It’s time for a teary good buy

Basal tears are tears that are released by both eyes in a tiny, continuous flow intended to keep the cornea lubricated while also fighting against bacterial infection as a part of the body’s immune system.

When basal tears are produced as intended, we’re blissfully unaware of our eyes and suffer no eye discomfort.

Unfortunately, multiple factors can interfere with the eye’s tear function, leading to a range of conditions including keratoconjunctivitis sicca, more commonly known as dry eye disease (DED).

Patients suffering with DED complain of a wide range of symptoms from mild discomfort to significant pain and, if left untreated, severe DED can progress lead to inflammation of the eye, abrasion of the cornea, corneal ulceration, and long-term vision problems.

Oil on troubled water 

To understand the aetiology, signs, and symptoms of DED, Retail Pharmacy spoke with some ophthalmic specialists, and explored the treatment options community pharmacies can offer.

Optometrist and Alcon ANZ Professional Affairs Associate Megan Zabell specialises in the education and training of optometrists, dispensers, pharmacists and pharmacy assistants, on a range of eye conditions and treatments.

She says the main causes for DED are tear quantity, tear quality, or a combination of the two.

“Sometimes the eyes aren’t producing enough tears, and this can be related to age and some inflammatory conditions,” she says.

“Other times, the eyes produce poor quality tears, so they evaporate off the eye’s surface too quickly, a condition most commonly linked to poor function of the oil glands. Dry eye can also be caused by a combination of the two.”

Ebb and flow

Vision Eye Institute Ophthalmologist and University of Canberra Associate Professor Colin Chan says it’s important to ask questions and learn a patient’s history to determine that a patient is presenting with DED and not some other more acute eye problem.

“Dry eye disease is typically a more chronic problem,” he says.

“It will be exacerbated by certain activities, like working at a computer or anything which reduces blinking, because that increases evaporation from the eyes.

“Things like air conditioning, central heating, or even the wind outside can trigger DED and patients will usually talk about something relatively chronic and affecting them most of the time.

“Knowing there are different kinds of symptoms is important because watery eyes and dry eyes can both be symptoms of DED.

“One of the most common symptoms of dry eye is the patient complaining of reflex watering when they’re out in the wind or saying their eyes suddenly start watering when they’re working at a computer.”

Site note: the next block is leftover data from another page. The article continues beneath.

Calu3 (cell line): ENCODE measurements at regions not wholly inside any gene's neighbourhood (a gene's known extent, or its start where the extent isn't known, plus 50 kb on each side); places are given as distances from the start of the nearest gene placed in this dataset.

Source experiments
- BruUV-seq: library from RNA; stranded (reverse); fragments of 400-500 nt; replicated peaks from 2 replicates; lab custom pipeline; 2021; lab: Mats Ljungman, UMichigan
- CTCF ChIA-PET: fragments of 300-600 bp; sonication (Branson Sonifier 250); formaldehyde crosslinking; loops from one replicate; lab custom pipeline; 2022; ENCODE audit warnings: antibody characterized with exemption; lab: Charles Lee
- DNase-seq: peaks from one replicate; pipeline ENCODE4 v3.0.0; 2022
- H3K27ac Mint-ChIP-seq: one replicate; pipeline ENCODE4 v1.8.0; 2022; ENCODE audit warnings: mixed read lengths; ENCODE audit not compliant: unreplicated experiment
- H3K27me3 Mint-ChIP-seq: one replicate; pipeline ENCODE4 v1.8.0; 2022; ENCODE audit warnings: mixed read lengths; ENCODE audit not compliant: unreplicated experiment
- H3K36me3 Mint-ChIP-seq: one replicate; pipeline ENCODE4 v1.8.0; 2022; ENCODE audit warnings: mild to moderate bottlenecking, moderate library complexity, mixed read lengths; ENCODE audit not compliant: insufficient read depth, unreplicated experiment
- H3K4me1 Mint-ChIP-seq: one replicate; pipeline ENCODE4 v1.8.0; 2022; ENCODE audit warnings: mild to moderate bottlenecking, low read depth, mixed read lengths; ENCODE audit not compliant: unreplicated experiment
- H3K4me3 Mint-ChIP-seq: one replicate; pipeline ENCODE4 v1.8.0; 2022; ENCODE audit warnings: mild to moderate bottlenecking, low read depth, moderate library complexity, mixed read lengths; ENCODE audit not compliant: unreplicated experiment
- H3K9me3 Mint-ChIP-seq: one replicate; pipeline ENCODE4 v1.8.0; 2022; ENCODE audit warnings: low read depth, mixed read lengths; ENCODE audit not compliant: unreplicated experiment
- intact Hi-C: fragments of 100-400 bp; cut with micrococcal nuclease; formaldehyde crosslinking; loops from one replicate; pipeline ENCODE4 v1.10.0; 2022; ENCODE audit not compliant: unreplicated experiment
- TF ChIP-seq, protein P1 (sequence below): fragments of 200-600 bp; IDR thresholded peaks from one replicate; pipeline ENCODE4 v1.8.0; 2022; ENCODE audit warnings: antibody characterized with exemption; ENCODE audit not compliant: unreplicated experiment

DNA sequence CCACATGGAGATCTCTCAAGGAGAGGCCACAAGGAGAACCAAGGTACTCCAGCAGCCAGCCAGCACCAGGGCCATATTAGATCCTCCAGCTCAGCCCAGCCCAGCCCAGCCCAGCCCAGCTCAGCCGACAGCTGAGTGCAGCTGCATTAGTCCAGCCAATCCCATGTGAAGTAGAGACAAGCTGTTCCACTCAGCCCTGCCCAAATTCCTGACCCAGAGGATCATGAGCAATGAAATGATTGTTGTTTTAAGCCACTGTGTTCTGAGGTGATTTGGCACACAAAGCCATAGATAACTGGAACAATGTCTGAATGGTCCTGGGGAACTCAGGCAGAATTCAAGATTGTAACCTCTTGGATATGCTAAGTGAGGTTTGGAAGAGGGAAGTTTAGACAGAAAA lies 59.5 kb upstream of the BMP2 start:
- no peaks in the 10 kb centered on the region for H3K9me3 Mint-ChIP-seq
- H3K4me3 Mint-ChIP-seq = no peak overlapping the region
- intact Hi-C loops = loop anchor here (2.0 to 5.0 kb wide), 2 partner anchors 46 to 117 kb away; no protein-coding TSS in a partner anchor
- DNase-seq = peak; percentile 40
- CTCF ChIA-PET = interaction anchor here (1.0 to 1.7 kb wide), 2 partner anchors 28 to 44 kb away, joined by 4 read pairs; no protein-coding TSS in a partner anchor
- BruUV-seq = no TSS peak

Ms Zabell says a frustrating aspect of DED is that sufferers may experience one, two, all, or even none of the typical symptoms, while the severity of symptoms felt by the patient and the signs observed by the healthcare professional often don’t match.

This means when those involved in pharmacy are discussing dry eye complaints with patients, it’s important to gain an understanding of the patient’s history before considering the possibility of DED, particularly as there are some people at higher risk of suffering DED than others.

Ms Zabell says if a customer is in a high-risk group for suffering from dry eye, you can ask three simple questions to “try and tease out any complaints”:

  • Do your eyes feel healthy?
    • This can be a prompt for any of the symptoms mentioned. Sometimes patients can’t articulate the symptoms but know that something feels a bit off about their eyes.
  • Do you think your eyes look healthy?
    • If a patient has chronic dry eye, the nerves on the front of the eye are changed, so they may stop complaining of symptoms but lament that their eyes look red (or that loved ones often say their eyes look red).
  • Do your eyes ever feel dry or uncomfortable?

When presented with a patient suffering with DED, plenty of OTC products are available in community pharmacies.

While these don’t address the pathophysiology of DED, they can offer effective temporary relief and are used by many patients to successfully control their condition.

In recommending the best product for each patient’s needs, consideration should be given to the type of DED (evaporative, aqueous or mixed), the severity of the patient’s symptoms, and if the patient wears contact lenses, as some products are not compatible with lenses.

Taming tear troubles

When discussing DED with patients, Ms Zabell recommends passing on the following lifestyle tips to help them manage their symptoms and reduce the need for eye drops.

  • Stay sufficiently hydrated by drinking plenty of water. This makes a significant difference and is something often forgotten.
  • Use the 20/20/20 rule to take breaks from screen work. For every 20 minutes of screen work, take a 20 second break to look at something 20 feet (6 metres) or more away. This relaxes your eyes and improves blinking.
  • Eating a healthy, balanced diet.
  • If they are a smoker, discuss that smoking cessation can help reduce DED symptoms.
  • Wearing sunglasses that protect the eyes when outside can help with some symptoms.

To read the full feature as it appears in the September issue of Retail Pharmacy magazine, visit: